Readers and non-readers

A forewarning here to begin: This post could well come off as snobby. It isn’t intended that way, of course, but I do think it’s fair to exercise a bit of judgment and a bit of criticism when it comes to this topic. And the topic, as you’ve no doubt gathered, is reading. Or rather reading or not reading, which boils down to activity or passivity, engagement or perception, growth or stasis.

I started to think about this because a couple of people have recently told me flatly that they are “not readers”. I was surprised to hear that both because the two in question are intelligent individuals interested in the world around them and because I hadn’t ever really imagined a life without reading. In hearing that some people quite simply never read though (and here of course I mean never read anything of length as of course they read in the sense of labels, emails, printed advertisements, etc.) I was forced to consider what that might be like and what some of the personal results might be. In thinking about that I then started to think about capabilities and potential, growth and development. Quite naturally central to all of these concerns are the imagination and the act of thinking itself.

When we read we are engaging all sorts of parts of our brains and processing information at very high levels. To get an idea of how important this is think of how a computer might “read” something. In that case the machine just chugs along following the instructions laid out in its code without having anything going on at any kind of metalevel. A computer cannot interpret anything even if it can solve problems (and sometimes creatively solve problems as with recent AI software that plays go or chess with impressive skill); a computer cannot be right or wrong, it can only do or fail to do (and that is not the same as being right or wrong). For a computer “reading” its instructional code no feelings are in play and no personal experience is occurring. Such might even well be impossible as, for instance, if a computer is programmed to “feel pain” it will not actually be feeling anything, it will simply be alerted via a sensor or sensors that it is in a place where potential damage may happen and ought to move. Try placing your hand on a hot stove and see if that is the only information your brain gives you. A computer is, and will remain I think, at a much, much lower mental level than we are even when we are at our laziest.

Let us now consider our laziest. I suppose that a non-reader spends a great deal of time watching things, and even if those things are videos of professors giving lectures about particle physics the viewer is using much less of their brain than they would be if they were reading about the topic purely because of how the information is being received. Of particular importance here, I think, is the difference in imagination. If the video includes charts and graphs and images about the particles being discussed (as it likely would) then very little imagination needs to be engaged at all. If the video is only a person talking then some imagination might come into play but not a great deal as too much attention will need to be focused on the words being said; the act of listening takes up a lot of energy (as all married couples know). Additionally, and for the same reason, there will be less critical thought going on and more intuitive judgments as to whether or not the viewer agrees with the speaker. This is why politics is such an emotional business; in the gut reaction world of debate the actual content of what is being said takes a backseat to the perception of what is being said, and if that damned bastard dares to disagree with how I see things then I will need to defend not only my point of view but my very self. I’m on the line here! Or so we naturally tend to feel. Not so when reading.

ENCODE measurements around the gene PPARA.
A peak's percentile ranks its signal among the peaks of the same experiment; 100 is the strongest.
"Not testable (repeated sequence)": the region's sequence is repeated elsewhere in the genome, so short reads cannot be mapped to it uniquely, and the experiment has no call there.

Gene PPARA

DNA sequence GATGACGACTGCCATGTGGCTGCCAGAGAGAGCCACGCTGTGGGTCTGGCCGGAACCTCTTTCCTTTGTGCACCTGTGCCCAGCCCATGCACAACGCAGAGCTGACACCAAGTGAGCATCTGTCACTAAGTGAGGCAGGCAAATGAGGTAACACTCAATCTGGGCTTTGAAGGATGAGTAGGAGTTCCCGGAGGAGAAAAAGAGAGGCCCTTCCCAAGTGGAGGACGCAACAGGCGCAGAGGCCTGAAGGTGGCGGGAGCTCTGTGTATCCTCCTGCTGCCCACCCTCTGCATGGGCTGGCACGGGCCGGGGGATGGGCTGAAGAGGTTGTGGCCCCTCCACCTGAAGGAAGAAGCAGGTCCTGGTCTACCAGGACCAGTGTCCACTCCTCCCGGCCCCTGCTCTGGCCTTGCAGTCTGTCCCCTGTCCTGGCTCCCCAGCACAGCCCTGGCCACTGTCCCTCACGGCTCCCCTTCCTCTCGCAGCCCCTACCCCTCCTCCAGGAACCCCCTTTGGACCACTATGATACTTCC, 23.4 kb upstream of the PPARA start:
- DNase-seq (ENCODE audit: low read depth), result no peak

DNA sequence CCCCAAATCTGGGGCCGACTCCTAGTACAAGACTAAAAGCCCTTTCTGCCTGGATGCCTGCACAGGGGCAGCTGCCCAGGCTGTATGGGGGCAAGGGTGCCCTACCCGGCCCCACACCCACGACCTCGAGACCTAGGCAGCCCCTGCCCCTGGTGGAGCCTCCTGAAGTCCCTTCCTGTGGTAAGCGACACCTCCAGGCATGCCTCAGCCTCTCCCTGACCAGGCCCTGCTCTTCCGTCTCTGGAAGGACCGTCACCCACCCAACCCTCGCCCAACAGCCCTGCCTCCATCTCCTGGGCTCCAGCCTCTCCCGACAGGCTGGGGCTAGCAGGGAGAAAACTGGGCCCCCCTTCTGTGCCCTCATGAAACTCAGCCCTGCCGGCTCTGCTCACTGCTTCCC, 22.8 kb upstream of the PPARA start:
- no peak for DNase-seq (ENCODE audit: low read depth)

When we read we are far removed from the writer who produced what we are reading and who is the “speaker” in question. We cannot hear her and she cannot see how we are reacting. (This goes for watching a video too, of course, but there we can see the speaker (even if he cannot see us) and that engages all sorts of natural social reactions from our biological programming – think of how excited people get about soap operas.) This distance gives us the space and the time to slow down and consider. We also do not need to engage our listening faculties and therefore have lots of energy to spare which can be used for judging or critiquing or expounding on or appreciating what we are reading. We are moreover deeply engaged in the use of our imagination, and this goes for nonfiction as well as fiction as whatever it is that we are reading we need to visually take in the type, process the meaning of the words, place them in their context, and then – amazingly, really – interpret the whole lot and apply it to our lives and situations. This is an incredibly complex and remarkable human ability. To simply sit and perceive something is the polar opposite of all this; it is artlessly to let the meaning, interpretation, images, sounds, and contextual interplay be handed to you with your only mental effort being to stay awake and pay attention. This may have its place, we all love sitting on the couch after a long day and being entertained (and historically our time is no different from the past in this regard; theater was of course the first TV), but if that is all we ever do then I think we have lost something very beautiful and we have willingly minimized our human potential.

It’s summertime for us in the Northern Hemisphere; take up a book and beat the heat by exercising your brain a bit. Who knows where it will take you? And on that, here are two for free, courtesy of Smashwords’ site-wide July sale:

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